From the award-winning author of Barefoot Dreams of Petra Luna, Alda P. Dobbs, comes a compelling new novel about building a new life in America. Strong and determined, Petra Luna returns in a story about the immigrant experience that continues to be relevant today.
Petra Luna is in America, having escaped the Mexican Revolution and the terror of the Federales. Now that they are safe, Petra and her family can begin again, in this country that promises so much. Still, twelve-year-old Petra knows that her abuelita, little sister, and baby brother depend on her to survive. She leads her family from a smallpox-stricken refugee camp on the Texas border to the buzzing city of San Antonio, where they work hard to build a new life. And for the first time ever, Petra has a chance to learn to read and write.
Yet Petra also sees in America attitudes she thought she'd left behind on the other side of the Río Grande―people who look down on her mestizo skin and bare feet, who think someone like her doesn't deserve more from life. Petra wants more. Isn't that what the revolution is about? Her strength and courage will be tested like never before as she fights for herself, her family, and her dreams.
Petra's first story, Barefoot Dreams of Petra Luna, was a New York Public Library Book of the Year and a Texas Bluebonnet Master List Selection.---from the publisher
368 pages 978-1728238449 Ages 8-12
Keywords: historical fiction, immigrants, immigration, Latina, family life, refugees, 8 year old, 9 year old, 10 year old, 11 year old, 12 year old
Petra, her younger sister and brother, and abuelita are in a refugee camp in the US, along with Dona Juanita in 1913, having come from Mexico, where the revolution made their lives untenable. Petra's mother has passed away, and she is hoping to find her father in the US, since her grandmother is 58 and not in the best health. (N.B. I'm 57!) The camp is going to close soon, so everyone needs to find a job. Petra is the only one in her family who can work, but the recruiters are not interested in her. She manages to buy tickets from another family that will take them to San Antonio. Once there, they go to Wesley House, where the nuns help them get cleaned up from their long journey and instruct them to go to see Mr. Bob to rent a shack in a very busy immigrant area.
The rent is reasonable, especially when a neighbor helps Petra get a job helping a woman who sells chili. Petra works hard and is responsible, and the family thrives. Abuelita shells pecans while watching the younger children. When an incident causes Petra to lose her job, she is luck to be hired on to help Sister Nora with housekeeping at the church. She and the nun, who left Ireland with her sister to escape the potato famine there, bond when the nun helps Petra learn to read and shares her love of books with her. Petra has an opportunity to help a man named Mr. Knox with his new school, but when she stands up to some well to do young ladies who say disrespectful things about immigrants like Petra, she is worried that she will lose this chance. She runs into her cousin Pablo but is still looking for her father. Will Petra's hard work keep her family afloat until she can find him?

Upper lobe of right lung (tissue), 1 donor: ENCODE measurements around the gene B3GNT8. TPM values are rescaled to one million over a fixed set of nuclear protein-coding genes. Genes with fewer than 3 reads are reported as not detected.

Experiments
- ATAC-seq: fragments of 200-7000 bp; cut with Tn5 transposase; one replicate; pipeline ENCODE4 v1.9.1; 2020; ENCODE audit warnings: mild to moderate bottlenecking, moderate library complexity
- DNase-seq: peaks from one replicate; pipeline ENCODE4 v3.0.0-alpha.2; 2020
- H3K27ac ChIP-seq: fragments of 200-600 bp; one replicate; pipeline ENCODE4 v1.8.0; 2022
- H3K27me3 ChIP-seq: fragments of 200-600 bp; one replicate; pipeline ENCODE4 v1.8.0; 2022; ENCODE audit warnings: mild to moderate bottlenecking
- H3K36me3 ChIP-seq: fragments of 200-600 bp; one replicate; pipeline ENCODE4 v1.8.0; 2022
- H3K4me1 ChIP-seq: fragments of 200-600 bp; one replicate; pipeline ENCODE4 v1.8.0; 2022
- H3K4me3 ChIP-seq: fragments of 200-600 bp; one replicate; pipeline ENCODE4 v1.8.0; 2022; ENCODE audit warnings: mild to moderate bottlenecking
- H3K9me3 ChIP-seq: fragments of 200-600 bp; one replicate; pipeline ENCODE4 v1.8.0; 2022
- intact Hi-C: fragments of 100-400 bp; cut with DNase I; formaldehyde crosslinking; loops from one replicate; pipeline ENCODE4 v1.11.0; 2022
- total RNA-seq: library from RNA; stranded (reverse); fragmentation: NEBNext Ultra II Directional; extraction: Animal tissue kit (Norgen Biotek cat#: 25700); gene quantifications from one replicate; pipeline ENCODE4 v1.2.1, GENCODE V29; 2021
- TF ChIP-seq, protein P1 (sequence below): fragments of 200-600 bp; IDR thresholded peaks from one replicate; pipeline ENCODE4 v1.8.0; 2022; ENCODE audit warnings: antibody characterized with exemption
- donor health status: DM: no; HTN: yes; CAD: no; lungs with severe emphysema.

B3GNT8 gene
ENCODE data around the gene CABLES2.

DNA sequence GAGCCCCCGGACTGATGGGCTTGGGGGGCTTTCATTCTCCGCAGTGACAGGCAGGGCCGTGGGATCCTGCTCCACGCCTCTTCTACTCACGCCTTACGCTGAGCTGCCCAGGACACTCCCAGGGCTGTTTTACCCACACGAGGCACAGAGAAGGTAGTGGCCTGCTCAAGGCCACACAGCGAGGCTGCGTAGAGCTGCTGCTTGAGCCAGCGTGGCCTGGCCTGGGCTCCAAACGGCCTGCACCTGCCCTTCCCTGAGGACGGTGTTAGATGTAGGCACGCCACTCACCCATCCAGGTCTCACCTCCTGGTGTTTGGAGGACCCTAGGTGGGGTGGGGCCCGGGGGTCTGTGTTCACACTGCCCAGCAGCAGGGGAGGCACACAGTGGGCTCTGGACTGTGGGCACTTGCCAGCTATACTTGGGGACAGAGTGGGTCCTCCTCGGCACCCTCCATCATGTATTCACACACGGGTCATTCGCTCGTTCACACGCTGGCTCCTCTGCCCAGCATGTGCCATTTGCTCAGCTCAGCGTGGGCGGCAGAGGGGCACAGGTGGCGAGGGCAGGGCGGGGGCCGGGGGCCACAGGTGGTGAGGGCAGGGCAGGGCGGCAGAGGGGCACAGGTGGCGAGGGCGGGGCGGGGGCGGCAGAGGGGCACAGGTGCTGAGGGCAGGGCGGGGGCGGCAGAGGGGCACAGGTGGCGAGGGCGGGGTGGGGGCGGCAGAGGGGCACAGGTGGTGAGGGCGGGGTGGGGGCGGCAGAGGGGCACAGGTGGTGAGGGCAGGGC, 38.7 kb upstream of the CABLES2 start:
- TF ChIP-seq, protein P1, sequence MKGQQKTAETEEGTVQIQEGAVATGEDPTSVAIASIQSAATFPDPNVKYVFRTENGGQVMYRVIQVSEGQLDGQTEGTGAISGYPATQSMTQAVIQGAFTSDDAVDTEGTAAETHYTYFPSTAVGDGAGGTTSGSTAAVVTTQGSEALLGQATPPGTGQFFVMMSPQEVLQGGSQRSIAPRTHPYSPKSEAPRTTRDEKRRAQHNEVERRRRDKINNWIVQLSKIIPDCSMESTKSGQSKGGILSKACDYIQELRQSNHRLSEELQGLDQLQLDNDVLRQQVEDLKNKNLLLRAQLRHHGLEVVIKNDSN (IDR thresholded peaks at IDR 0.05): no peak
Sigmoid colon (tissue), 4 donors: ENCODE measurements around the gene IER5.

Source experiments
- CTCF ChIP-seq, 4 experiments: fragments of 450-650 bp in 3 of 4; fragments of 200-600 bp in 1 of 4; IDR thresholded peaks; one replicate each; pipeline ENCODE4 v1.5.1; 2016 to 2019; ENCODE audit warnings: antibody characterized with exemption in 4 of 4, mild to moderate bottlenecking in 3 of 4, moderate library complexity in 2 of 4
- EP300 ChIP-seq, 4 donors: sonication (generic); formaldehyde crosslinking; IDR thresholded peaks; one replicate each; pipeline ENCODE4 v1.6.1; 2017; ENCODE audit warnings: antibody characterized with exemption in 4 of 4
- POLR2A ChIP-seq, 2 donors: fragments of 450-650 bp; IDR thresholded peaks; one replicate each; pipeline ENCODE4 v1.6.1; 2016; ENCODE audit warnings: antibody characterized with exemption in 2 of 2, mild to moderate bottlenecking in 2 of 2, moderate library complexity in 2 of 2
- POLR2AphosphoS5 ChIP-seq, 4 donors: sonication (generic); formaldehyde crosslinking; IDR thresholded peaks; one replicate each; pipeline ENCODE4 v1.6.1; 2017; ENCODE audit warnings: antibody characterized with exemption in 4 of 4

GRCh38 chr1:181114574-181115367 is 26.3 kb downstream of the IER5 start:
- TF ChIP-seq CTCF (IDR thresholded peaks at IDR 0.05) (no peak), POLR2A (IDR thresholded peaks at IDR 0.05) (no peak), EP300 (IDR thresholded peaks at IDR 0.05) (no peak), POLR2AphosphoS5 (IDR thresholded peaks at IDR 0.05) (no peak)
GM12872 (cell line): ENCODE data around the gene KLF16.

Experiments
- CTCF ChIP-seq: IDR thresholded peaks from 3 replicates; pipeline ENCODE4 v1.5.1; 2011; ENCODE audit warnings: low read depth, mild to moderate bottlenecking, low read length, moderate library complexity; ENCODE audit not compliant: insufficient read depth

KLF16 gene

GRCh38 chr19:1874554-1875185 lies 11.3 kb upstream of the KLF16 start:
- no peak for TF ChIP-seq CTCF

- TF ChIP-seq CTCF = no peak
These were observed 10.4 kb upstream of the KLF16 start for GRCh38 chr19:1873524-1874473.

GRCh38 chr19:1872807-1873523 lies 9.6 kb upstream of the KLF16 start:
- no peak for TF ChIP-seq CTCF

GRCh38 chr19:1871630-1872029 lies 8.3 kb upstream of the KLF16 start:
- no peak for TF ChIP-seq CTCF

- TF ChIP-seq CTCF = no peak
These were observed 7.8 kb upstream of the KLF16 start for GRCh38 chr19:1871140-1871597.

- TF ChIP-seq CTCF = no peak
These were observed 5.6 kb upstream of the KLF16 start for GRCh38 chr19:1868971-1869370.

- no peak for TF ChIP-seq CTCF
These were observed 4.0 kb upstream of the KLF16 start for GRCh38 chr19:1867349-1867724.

Strengths: I was always enthralled with how hard Francie Nolan had to work in A Tree Grows in Brooklyn, and Petra certainly works even harder! It's important for young readers to understand that 100 years ago and more, children were expected to do a lot more work, especially when they were in difficult circumstances, like Petra is. The fact that this is based on the author's family history, and includes as a character the man after whom her school was named adds another layer of interest. I was particularly fond of Sister Nora and thought it was so charming how she and Petra were able to connect over their shared experiences of being immigrants. There are good details about San Antonio that are probably especially interesting for readers who are familiar with the city now.
Weaknesses: I wish there had been a few more details about the place that the family lived, the clothing they wore, and how they cooked the food that they ate, since those would all have been so different from today's situation. There is a marvelous scene where Sister Nora gives Petra stockings and shoes, and Petra is so surprised-- she thinks that all shoes hurt! That's the sort of detail I would love to see more of.
What I really think: I will definitely purchase for fans of Behar's Letters from Cuba and Meltzer's Tough Times and will recommend to students who complain to me that they don't like their new cell phones!
Recommended by: Karen Yingling, Teacher Librarian, Ohio, USA
See more of her recommendations: msyinglingreads.blogspot.com